Never one to hold back, Riccardo organized an international conference in 1988 to challenge the very historians who had established the ideas that actually led us to Montarrenti! The incomparable gastronomic hospitality of Siena drew our unsuspecting colleagues to an encounter where Riccardo, with a characteristic mix of humour and scientific gravitas, challenged the accepted history of village formation in Italy. In practise, this involved an unforgettable verbal jousting match with the then senior professor of medieval history in the Sorbonne, Paris – Pierre Toubert. A rotund and austerely thoughtful man, who expressed himself in razorlike sentences, Toubert found the bombast from my Tuscan colleague mildly amusing but unacceptable. His archaeologists, he reminded the star-struck ensemble, had also found post-holes but these belonged to primitive dwellings that confirmed his magnus opus on the subject. His archaeologists, we noted, nodded dutifully, as their master poured cold water on the challenging discoveries of Montarrenti. The unmoveable simply could not be moved. Riccardo, needless to say, was not to be intimidated by this great authority and his francophone grandiloquence, and so began a new era! We will show you, he genially ventured. After that meeting, Riccardo’s pupils excavated more than a dozen hilltops like Montarrenti over the following 20 years. By the mid 1990s Toubert gracefully conceded that his hypothesis needed drastic reconsideration.
This chapter in Italian history was uppermost in my mind as I paid my annual visit to Marco Valenti’s extraordinary excavations at Miranduolo (in the locality of Chiusdino) in chestnut woods, ten miles west of Montarrenti close to the brick-built Cistercian abbey of San Galgano. I had often come to this unsuspecting archaeological haven with Riccardo. This time I was alone as my great friend had, to my immense sorrow, died in an accident in March. One of his students drove us up the one-in-three incline to the dig deep in the thick woods. Beyond, in a clearing bathed in radiant sunlight, lay seven years of exposed remains.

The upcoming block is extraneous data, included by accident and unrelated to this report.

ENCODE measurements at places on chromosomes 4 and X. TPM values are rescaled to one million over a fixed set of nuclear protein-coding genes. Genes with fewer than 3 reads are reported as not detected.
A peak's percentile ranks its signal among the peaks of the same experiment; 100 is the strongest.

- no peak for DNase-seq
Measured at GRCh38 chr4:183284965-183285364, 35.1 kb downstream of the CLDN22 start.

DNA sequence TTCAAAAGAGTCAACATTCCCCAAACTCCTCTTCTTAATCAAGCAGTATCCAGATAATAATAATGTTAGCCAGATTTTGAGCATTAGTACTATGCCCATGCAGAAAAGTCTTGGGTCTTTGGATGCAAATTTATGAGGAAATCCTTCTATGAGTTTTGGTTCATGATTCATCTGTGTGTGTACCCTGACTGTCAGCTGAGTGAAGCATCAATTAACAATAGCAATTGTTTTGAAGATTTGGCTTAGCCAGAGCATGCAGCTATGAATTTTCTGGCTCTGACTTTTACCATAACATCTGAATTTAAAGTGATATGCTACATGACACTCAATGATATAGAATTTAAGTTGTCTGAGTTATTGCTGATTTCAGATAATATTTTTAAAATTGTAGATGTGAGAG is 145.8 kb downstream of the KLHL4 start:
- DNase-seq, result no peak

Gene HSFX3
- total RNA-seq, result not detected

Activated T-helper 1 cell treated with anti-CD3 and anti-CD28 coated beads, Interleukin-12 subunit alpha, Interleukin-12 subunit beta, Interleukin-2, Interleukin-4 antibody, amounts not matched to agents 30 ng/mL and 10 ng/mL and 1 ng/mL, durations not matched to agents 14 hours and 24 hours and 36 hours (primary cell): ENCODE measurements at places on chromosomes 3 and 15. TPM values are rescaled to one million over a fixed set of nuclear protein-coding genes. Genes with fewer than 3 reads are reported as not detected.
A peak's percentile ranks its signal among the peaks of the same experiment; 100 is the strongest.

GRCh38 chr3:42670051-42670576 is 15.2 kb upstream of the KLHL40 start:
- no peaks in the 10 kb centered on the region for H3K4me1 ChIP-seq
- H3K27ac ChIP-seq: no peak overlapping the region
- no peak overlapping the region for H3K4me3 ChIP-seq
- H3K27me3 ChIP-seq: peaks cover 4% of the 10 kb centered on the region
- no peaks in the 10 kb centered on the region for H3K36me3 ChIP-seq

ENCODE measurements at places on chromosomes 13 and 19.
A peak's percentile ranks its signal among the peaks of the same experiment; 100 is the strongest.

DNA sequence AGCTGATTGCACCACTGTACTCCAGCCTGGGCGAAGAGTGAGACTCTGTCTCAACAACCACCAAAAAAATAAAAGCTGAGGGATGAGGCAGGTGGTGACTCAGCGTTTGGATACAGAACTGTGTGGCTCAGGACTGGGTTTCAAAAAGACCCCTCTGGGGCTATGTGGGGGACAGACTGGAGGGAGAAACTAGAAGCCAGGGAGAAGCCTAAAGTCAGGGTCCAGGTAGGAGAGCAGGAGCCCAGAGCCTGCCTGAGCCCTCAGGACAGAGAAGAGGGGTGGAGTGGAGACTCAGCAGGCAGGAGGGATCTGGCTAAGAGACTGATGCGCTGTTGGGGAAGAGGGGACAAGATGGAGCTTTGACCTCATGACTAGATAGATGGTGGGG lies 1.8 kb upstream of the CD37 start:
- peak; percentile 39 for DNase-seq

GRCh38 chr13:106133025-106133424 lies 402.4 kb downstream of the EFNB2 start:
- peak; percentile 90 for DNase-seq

Marco tells a compelling story about this anonymous woodland. Miranduolo was little more than a rocky knoll when the first sunken huts were built on it. It is hard to imagine, yet this gaggle of buildings, as at Montarrenti, became the core of a community which grew and prospered in different guises over the following six to seven hundred years. Strip away the hill and the gently swaying chestnuts, and the village resembled West Stow (the now reconstructed village in Suffolk excavated in the 1960s) in size and shape. Riccardo’s bombastic conviction that Montarrenti grew up like the Anglo-Saxon villages he had read so much about is now plain to see on the rocky terrain at Miranduolo. Like Montarrenti, the little community was transformed in the 9th century when a manor house supplanted one sunken building and, more to the point, established its importance by excavating an extraordinary ditch to separate itself from the other dwellings. Alongside the manor, silos were excavated in the rock to store grain, huge quantities of which, mostly burnt for storage purposes, have been found.